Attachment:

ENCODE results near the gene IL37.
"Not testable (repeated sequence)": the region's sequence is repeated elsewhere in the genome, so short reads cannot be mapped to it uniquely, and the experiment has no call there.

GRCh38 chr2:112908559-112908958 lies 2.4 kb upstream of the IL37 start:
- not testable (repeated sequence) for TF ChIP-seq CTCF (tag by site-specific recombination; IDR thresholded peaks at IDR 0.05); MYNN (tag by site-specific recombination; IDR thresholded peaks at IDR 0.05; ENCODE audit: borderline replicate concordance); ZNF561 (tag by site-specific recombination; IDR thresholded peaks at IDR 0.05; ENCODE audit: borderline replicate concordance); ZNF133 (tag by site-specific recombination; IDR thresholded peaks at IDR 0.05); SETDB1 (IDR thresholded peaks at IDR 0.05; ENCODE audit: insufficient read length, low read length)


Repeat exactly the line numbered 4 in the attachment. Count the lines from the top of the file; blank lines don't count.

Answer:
- not testable (repeated sequence) for TF ChIP-seq CTCF (tag by site-specific recombination; IDR thresholded peaks at IDR 0.05); MYNN (tag by site-specific recombination; IDR thresholded peaks at IDR 0.05; ENCODE audit: borderline replicate concordance); ZNF561 (tag by site-specific recombination; IDR thresholded peaks at IDR 0.05; ENCODE audit: borderline replicate concordance); ZNF133 (tag by site-specific recombination; IDR thresholded peaks at IDR 0.05); SETDB1 (IDR thresholded peaks at IDR 0.05; ENCODE audit: insufficient read length, low read length)